by Louise Walling and Laura Hale Brockway, ELS
A 52-year-old man had been treated for chronic hepatitis C and cirrhosis starting in 1998. Since he had an increased risk of liver cancer, the patient’s gastroenterologist (Gastroenterologist A) recommended monitoring, including semi-annual alpha fetoprotein (AFP) testing and annual liver ultrasounds. The patient did not follow these recommendations exactly, but did have AFP tests in 2002 and 2004.
Gastroenterologist A documented his plan: “six months alpha fetoprotein and annual abdominal ultrasound.” He copied the patient’s primary care physician on this plan.
Gastroenterologist A retired from the group, so when the patient returned in July 2006, he was seen by Gastroenterologist B. When the patient called to make his appointment, he asked what lab work he needed to complete before the appointment. He was told he needed lab work including an AFP test. An ultrasound done on July 5 revealed evidence of cirrhosis and splenomegaly, but no obvious liver lesion.
On July 11, Gastroenterologist B performed an EGD that revealed esophageal varices and gastritis. A colonoscopy completed that day showed a 4 mm polyp in the ascending colon. Gastroenterologist B removed the polyp with a biopsy forceps. His recommendations were to repeat the colonoscopy in five years.
Gastroenterologist B copied the patient’s primary care physician about the office visit and test results. However, he did not note his plan for the patient to obtain an annual abdominal ultrasound or for an AFP test every 6 months. Gastroenterologist B later testified that he told the patient to continue to get these tests, but he did not document this plan. The physician stated that if he wanted the patient to stop this routine, he would have documented that.
The patient never returned to Gastroenterologist B or any other physician at the practice. He continued seeing his primary care physician. There is no documentation in his record asking if the patient was routinely following up with a gastroenterologist.
In January 2010, the patient came to the emergency department (ED) due to acute anemia secondary to upper GI bleeding. An AFP test revealed an elevated reading at 184. A CT and MRI showed Stage IIIC liver cancer extending into the portal vein. Resection was not an option.
The patient had a very poor response to chemotherapy. The disease progressed and he died in July 2010.
Lawsuits were filed against Gastroenterologist B and his group practice. The plaintiffs claimed Gastroenterologist B’s failure to order the required tests was negligence. The group practice was alleged to be negligent for not sending follow-up letters to advise the patient that he needed repeat studies. They also claimed that when the patient called in for prescription refills, staff approved the refills without requiring him to come to the office or reminding
him about the repeat studies. The patient’s primary care physician was also sued.
The plaintiff’s expert, a gastroenterologist, stated that the patient’s condition required AFP level testing and liver ultrasound at least annually. Failure to follow up with the patient about this testing was a breach in the standard of care. An oncologist who reviewed this case for the plaintiffs stated that had the patient been afforded timely diagnosis and treatment — more likely than not — his cancer would have been cured with appropriate treatment.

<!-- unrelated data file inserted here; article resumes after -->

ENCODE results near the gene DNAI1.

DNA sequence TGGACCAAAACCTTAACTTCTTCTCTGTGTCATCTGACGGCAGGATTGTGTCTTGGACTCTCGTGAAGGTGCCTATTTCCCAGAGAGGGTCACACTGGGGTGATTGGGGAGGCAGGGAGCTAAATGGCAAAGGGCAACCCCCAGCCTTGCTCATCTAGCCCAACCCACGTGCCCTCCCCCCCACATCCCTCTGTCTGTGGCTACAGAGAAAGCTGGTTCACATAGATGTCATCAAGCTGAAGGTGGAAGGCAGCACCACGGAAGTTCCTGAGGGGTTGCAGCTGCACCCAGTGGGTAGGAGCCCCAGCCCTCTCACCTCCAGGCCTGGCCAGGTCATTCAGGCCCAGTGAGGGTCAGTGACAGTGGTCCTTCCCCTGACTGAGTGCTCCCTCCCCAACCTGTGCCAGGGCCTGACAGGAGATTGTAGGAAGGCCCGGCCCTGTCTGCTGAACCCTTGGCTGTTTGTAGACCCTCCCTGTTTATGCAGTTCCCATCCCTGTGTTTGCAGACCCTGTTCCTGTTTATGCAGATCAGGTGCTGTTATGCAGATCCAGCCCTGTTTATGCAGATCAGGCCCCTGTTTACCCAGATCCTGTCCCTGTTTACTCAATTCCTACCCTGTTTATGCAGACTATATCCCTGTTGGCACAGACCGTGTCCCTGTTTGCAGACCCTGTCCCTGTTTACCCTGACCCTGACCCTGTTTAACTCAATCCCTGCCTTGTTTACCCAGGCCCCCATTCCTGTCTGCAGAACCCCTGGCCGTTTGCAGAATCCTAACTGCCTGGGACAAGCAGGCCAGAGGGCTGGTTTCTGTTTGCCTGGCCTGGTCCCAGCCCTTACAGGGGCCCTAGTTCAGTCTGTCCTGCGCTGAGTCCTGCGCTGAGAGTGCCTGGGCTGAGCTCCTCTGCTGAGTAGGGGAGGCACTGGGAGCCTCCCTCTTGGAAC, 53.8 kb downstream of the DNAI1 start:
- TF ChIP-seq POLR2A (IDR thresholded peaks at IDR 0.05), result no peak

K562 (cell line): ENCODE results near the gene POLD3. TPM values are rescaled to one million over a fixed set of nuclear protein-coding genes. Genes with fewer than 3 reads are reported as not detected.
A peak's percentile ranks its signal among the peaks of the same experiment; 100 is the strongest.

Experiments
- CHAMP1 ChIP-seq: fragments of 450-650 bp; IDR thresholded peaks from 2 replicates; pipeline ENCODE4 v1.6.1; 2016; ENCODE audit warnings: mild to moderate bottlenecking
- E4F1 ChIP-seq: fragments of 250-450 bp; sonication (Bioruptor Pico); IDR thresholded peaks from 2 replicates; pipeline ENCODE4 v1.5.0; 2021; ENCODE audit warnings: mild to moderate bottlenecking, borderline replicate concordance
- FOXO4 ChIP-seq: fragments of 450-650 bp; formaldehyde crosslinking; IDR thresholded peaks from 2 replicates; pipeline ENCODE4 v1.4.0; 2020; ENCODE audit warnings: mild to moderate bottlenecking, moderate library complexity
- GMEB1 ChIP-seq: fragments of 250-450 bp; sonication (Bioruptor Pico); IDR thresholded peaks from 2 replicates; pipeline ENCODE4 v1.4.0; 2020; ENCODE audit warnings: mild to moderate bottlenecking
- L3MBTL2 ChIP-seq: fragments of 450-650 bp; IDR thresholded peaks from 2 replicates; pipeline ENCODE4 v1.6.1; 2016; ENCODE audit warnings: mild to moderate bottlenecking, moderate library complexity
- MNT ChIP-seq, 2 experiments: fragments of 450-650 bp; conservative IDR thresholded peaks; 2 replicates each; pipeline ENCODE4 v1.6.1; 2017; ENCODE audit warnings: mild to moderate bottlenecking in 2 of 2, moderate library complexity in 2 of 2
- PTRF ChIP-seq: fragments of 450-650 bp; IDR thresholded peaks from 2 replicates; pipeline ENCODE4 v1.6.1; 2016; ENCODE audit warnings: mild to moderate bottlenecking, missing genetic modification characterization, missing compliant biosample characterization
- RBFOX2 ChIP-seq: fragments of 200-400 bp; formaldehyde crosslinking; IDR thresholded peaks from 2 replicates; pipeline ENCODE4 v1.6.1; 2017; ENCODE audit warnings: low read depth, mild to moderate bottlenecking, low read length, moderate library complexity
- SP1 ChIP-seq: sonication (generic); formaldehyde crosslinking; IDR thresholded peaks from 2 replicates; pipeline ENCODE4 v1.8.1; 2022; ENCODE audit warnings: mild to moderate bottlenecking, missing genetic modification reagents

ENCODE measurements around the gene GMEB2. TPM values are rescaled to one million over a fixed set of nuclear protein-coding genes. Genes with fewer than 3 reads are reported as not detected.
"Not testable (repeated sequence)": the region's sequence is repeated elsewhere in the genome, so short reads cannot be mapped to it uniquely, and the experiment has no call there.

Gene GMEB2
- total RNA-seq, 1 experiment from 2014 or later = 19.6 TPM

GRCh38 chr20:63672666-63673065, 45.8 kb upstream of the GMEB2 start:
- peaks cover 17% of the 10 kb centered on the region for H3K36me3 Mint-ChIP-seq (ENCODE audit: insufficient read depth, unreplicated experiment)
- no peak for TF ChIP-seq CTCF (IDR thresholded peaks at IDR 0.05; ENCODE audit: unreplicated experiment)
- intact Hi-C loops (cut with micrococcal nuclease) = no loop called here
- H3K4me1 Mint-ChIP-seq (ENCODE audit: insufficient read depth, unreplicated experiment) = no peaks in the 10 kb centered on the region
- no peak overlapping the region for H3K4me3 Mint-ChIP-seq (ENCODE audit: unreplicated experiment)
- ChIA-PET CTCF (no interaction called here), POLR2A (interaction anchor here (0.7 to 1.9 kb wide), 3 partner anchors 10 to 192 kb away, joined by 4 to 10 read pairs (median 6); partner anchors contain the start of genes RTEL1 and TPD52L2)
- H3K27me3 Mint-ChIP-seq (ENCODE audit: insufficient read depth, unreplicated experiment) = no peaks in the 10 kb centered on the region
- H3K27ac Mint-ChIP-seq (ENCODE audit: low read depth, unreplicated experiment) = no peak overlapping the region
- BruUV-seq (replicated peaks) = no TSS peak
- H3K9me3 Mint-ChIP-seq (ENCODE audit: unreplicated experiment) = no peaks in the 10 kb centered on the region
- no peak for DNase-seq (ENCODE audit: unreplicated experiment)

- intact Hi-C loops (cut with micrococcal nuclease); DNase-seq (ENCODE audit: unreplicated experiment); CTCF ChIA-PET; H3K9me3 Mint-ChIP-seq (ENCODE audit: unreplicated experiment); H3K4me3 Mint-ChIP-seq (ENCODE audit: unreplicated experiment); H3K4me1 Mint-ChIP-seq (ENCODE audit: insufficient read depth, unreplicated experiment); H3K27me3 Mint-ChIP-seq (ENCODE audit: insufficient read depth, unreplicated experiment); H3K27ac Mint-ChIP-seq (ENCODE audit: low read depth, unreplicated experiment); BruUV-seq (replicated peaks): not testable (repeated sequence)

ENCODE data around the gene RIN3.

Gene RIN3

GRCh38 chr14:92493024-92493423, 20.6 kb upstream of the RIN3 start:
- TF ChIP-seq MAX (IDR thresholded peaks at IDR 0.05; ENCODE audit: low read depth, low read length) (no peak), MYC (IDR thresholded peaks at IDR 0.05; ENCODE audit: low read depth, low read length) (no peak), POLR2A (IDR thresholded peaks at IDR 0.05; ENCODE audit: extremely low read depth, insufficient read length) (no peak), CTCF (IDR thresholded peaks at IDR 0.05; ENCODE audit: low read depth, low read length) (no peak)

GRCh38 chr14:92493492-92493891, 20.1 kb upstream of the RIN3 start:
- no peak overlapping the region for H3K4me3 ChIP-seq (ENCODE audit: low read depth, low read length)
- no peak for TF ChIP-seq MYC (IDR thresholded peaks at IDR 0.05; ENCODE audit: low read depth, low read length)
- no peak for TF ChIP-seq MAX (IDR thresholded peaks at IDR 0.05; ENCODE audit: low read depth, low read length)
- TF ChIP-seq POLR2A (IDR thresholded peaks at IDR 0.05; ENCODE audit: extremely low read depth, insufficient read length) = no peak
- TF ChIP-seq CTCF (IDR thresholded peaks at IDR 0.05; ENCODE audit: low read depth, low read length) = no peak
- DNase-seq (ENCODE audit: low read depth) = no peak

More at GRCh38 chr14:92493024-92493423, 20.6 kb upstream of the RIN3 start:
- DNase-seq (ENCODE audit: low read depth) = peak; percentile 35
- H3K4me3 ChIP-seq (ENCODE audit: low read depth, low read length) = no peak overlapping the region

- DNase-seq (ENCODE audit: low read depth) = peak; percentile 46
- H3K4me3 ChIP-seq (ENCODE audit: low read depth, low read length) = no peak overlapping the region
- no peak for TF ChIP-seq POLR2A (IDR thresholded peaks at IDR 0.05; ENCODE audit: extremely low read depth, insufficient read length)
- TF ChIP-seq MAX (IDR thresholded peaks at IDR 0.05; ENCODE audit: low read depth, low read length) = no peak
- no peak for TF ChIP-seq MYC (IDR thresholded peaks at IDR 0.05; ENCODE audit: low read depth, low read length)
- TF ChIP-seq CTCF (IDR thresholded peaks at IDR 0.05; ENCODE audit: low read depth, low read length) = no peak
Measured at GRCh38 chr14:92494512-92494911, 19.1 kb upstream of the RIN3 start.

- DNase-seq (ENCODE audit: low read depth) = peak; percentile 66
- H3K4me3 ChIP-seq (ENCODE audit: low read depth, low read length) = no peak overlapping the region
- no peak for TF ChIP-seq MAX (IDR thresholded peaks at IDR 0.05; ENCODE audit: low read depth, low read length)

Defense experts who reviewed this case had mixed opinions. They all agreed that the patient, the primary care physician, and Gastroenterologist B all bore some responsibility for the outcome. However, one expert stated that a reasonable gastroenterologist would have sent a letter reminding the patient of the need to follow up a year after his last visit. It was also problematic that Gastroenterologist B did not document his recommendation for the patient to continue the annual tests or put this in the letter to the primary care physician.
This case was settled on behalf of the gastroenterologist and his group practice. The case against the primary care physician was dropped.
Risk management considerations
The Texas Medical Board requires an adequate medical record contain a written plan of care that includes:
- treatments and medications, specifying the amount,
- frequency, number of refills and dosage;
- referrals and consultations;
- patient/family education; and
- specific instructions for follow up.
Documenting evidence of the patient’s continuity of care is an important component of risk management and supports the physician if the patient states he was not told to return.
Implementing the appointment reminder in the practice’s scheduling software is one method to track future appointments. This can be used when a patient hesitates to schedule the next annual visit. The patient can be sent a postcard or letter well in advance, or a phone call can be made. This gives ample time to communicate specific lab work or other tests required prior to the visit. It can be helpful to prevent a patient from “falling through the cracks” and can prove helpful in defense of an allegation of failure to diagnose and treat in a timely manner.
Setting up a tracking system for tests and referrals, either with a paper log or implementing a practice’s tracking feature in the electronic medical record is another vital component of risk management. If test results are not received within a reasonable timeframe, contacting the patient with a follow-up phone call and corresponding documentation in the medical record demonstrates your effort to minimize risk. The caller should also date and initial his/her attempt. If the patient indicates that he is refusing to follow through with the test, record the patient’s noncompliance. This may establish that the physician was not negligent in follow up and that the patient contributed to the poor outcome.